Each individual should take the Memorandum of Understanding document to their own lawyer for independent legal advice. At this point the process of drafting a Separation Agreement based on the Memo of Understanding begins. Your lawyer will ensure that there has been complete financial disclosure and that the formalities of execution are in compliance with the Family Law Act.
What is Open & Closed Mediation?
Participants can choose to conduct Family Mediation in an Open or Closed format.
The participants preserve the confidentiality of their mediation.
Mediation is a process that guides two or more parties in resolving disputes while working towards developing an agreement on how to resolve these issues. Most clients want their negotiations to be kept confidential, meaning that, in a legal sense, whatever is said and whatever offers are made cannot later be used against them in court or arbitration proceedings if negotiations fail. Almost all family mediation in Ontario is carried out in this manner, and is called Closed Mediation.
Nothing said or done during the process can be brought to the court, nor can the mediator be summonsed to court to talk about the process or what happened. Documents that are provided (other than settlement offers) which are relevant to the legal process are not confidential. Also, the fact that the mediation process is closed does not mean that the clients are not permitted to tell their lawyers, counselors, friends etc what happened. It is only the process (court or arbitration) that cannot be talked about.
The participants waive the confidentiality of their mediation.
Very occasionally, mediators are asked to conduct an Open Mediation. The distinction between open and closed mediation relates to disclosure to the legal process during mediation. There are no clear guidelines as to what can or cannot be disclosed about the mediation process if open mediation is chosen. Because of this lack of clarity, many mediators will not conduct open mediations.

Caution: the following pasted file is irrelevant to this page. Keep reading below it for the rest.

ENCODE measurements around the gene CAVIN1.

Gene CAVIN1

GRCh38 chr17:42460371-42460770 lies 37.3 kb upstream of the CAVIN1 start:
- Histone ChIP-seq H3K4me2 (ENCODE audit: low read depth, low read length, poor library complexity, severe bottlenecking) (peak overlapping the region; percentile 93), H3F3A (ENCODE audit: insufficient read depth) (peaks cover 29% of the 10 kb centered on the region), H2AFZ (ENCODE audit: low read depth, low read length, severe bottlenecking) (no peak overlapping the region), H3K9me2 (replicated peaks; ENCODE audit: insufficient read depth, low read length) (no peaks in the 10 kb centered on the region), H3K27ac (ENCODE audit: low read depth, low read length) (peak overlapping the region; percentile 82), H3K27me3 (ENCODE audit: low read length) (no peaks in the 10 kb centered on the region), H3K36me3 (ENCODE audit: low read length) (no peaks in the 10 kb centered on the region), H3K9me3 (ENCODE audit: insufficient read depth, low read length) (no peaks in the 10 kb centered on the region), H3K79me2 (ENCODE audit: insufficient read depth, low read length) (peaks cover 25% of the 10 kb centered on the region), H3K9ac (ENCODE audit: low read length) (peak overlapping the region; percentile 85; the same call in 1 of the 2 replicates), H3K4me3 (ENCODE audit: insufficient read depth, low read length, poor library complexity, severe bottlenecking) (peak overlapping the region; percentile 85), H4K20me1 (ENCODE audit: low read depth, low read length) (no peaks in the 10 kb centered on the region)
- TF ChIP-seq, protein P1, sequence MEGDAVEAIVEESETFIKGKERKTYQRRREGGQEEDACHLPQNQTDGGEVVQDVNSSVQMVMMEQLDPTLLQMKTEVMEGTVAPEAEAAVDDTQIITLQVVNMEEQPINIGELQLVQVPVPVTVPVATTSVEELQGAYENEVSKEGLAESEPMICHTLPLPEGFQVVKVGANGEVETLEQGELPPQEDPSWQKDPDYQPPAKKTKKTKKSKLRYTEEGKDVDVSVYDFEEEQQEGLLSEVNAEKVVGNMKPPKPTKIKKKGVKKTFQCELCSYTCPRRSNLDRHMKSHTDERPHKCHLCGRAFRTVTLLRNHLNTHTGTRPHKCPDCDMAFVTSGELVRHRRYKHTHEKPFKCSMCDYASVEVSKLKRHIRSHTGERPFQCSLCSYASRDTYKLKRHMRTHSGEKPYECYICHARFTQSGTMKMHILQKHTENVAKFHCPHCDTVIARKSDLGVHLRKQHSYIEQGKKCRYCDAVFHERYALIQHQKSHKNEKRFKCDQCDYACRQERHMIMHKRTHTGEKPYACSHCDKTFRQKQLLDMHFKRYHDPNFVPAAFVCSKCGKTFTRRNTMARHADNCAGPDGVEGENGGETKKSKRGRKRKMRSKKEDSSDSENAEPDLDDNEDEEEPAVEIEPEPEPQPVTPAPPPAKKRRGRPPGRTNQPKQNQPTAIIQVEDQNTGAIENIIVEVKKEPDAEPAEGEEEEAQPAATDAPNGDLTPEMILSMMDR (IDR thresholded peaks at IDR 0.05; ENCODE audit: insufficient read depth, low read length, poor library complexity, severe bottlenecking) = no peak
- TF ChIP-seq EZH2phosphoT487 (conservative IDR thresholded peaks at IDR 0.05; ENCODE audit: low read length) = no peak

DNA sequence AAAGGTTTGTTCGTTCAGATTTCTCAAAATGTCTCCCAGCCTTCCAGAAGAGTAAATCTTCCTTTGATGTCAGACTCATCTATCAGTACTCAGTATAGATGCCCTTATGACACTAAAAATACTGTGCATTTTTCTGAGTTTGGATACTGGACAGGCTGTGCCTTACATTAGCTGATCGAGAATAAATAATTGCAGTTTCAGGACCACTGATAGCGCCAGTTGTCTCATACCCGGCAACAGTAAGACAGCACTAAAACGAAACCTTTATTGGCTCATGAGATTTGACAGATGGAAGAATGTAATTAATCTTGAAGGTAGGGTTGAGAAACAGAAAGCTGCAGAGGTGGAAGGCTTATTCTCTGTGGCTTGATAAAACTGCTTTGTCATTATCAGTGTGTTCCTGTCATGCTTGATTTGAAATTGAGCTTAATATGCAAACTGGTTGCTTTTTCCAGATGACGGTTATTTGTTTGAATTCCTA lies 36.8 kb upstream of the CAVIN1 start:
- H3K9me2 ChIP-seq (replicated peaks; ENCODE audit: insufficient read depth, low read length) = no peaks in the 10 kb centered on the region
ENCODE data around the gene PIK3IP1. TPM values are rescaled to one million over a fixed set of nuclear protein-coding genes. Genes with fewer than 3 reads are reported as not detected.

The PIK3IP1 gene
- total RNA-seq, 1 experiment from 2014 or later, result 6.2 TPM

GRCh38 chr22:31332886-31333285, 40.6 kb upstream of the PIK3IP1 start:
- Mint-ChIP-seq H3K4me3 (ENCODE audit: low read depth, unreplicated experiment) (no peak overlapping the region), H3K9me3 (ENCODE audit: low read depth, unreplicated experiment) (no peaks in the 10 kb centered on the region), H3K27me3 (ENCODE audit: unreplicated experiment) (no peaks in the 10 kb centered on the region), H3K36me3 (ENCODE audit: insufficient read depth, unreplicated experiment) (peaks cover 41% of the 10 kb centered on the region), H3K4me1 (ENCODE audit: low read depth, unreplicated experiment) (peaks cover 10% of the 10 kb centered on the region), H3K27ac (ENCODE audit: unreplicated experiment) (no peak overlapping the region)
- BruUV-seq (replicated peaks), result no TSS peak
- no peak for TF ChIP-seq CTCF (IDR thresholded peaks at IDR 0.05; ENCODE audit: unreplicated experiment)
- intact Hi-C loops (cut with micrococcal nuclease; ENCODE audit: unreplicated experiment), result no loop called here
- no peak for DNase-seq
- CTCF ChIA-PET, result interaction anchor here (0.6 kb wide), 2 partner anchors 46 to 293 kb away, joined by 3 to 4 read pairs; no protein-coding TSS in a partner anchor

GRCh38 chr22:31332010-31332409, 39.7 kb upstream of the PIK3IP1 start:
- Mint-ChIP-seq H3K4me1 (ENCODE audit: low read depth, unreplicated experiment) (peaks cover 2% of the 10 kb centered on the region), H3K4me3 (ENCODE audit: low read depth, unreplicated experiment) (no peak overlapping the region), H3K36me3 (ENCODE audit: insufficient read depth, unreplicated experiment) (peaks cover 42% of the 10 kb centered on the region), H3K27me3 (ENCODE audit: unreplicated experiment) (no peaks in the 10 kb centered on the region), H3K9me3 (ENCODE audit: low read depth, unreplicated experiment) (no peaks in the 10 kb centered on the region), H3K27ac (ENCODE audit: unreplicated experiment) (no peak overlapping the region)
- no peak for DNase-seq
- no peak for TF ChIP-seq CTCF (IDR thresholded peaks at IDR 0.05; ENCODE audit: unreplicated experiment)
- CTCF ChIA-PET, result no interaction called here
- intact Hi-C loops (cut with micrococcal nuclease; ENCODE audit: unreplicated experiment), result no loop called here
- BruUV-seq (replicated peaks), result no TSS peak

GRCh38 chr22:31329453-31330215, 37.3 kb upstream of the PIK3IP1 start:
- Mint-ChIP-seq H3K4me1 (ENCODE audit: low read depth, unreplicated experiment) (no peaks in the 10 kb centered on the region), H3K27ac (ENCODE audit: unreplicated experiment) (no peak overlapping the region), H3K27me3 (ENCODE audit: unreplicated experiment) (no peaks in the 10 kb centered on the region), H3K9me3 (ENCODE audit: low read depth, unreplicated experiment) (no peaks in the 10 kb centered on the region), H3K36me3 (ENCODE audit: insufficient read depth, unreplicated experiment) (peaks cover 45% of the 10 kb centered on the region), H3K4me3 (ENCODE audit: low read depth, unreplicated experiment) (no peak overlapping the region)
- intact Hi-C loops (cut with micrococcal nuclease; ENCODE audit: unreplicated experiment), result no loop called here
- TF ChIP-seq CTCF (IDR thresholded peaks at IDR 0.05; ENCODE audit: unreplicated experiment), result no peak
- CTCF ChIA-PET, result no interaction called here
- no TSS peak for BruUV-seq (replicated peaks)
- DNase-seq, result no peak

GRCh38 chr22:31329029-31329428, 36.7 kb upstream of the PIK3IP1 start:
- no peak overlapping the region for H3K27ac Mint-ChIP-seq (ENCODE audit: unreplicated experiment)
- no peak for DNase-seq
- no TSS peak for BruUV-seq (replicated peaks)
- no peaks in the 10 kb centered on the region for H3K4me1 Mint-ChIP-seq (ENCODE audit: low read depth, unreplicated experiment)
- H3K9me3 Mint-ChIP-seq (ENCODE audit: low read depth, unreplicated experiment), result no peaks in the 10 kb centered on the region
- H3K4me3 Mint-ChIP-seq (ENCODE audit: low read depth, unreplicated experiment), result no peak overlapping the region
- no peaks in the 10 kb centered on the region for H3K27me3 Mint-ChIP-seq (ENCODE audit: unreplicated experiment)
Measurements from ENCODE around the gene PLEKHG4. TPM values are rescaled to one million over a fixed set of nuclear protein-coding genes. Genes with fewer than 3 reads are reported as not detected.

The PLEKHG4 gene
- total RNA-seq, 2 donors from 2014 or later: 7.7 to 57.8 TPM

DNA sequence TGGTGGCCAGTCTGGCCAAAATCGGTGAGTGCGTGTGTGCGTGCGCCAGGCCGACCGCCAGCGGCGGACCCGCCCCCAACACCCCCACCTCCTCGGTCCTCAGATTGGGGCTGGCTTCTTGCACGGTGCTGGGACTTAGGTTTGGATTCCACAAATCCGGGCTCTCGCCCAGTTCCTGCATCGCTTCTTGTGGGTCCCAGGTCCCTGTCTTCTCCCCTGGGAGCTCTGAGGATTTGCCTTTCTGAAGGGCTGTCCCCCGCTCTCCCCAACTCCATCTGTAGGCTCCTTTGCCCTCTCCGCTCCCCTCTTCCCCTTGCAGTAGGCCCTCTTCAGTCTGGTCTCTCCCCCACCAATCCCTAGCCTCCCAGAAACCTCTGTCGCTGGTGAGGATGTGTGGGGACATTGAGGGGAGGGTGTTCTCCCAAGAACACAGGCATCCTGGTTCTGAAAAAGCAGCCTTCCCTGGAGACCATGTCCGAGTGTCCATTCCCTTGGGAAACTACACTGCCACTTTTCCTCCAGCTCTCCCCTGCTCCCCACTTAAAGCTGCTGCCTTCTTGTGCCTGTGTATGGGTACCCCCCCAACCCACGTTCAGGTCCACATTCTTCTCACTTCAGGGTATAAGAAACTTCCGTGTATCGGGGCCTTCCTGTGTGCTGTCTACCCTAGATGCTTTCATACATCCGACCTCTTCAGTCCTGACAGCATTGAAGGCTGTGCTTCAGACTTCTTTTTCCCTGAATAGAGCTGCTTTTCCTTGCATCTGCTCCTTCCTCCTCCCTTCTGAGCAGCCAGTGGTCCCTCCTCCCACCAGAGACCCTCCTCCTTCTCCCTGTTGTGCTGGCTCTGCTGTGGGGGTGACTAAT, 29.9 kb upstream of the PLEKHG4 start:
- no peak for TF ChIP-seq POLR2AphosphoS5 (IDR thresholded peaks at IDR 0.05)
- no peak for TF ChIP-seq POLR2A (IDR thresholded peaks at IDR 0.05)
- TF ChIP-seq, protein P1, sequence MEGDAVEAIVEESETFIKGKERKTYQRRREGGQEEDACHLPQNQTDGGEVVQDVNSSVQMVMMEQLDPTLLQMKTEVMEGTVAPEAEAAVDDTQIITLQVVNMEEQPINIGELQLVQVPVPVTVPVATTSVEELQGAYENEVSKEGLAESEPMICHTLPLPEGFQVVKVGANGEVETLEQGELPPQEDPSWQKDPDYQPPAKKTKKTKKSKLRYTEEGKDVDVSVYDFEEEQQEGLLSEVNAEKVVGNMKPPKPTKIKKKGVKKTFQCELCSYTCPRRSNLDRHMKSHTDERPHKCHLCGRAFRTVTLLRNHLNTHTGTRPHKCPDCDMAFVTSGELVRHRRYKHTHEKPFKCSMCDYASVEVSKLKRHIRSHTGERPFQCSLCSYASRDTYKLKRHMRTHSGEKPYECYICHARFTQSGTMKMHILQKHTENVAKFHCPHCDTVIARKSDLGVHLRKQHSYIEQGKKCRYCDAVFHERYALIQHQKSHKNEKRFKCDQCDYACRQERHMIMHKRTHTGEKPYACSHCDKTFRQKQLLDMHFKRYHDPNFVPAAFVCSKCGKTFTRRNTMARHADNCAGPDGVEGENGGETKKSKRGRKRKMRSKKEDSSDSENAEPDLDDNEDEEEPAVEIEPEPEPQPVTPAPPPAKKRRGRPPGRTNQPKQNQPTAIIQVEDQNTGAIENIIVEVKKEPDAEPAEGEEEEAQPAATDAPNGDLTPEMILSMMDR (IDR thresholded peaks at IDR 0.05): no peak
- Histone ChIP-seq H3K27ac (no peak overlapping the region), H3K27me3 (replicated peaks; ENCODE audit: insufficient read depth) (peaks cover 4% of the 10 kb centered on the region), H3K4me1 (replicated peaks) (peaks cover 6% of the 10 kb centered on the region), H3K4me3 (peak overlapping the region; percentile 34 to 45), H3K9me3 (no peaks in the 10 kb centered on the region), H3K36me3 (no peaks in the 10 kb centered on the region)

In some places, open mediation means no more than the mediator reporting to the court whether there was a settlement or not, but no more (e.g. in many of the Family Court mediation services). In other places mediators may report much more about the process and its results. It is absolutely essential for anyone choosing open mediation services to have a contract specifying what can and what cannot be disclosed about the legal process during mediation. Always clarify at the very first contact with the mediator whether you are looking for open or closed mediation.
What is Arbitration or Med-Arb?
In mediation, you are the decision makers. When you choose to do Arbitration, the decision maker is the Arbitrator chosen. In effect it is hiring a private Judge. The benefit can be that you have chosen that person but you must also pay their fees.
Mediation/Arbitration, or the hybrid approach of "mediation/arbitration" allows for mediation first but when you sign the Agreement you are pre-determining that if mediation does not work, that person will then become a decision maker.
The Ontario Association for Family Mediation does not govern the mediation/arbitration hybrid approach so participants should use caution and obtain legal advice before using this process.
What is Parenting Coordination?
Parenting Coordinators are retained after a court Order or Separation Agreement that deals with parenting is being followed but the participants are having difficulty with implementation of those terms. Parenting Coordinators are not governed by the Ontario Association for Family Mediation. The approach is the facilitation of a discussion about the difficulties followed by a decision being made by the Coordinator if necessary. It is similar, therefore, to the hybrid approach of mediation/arbitration.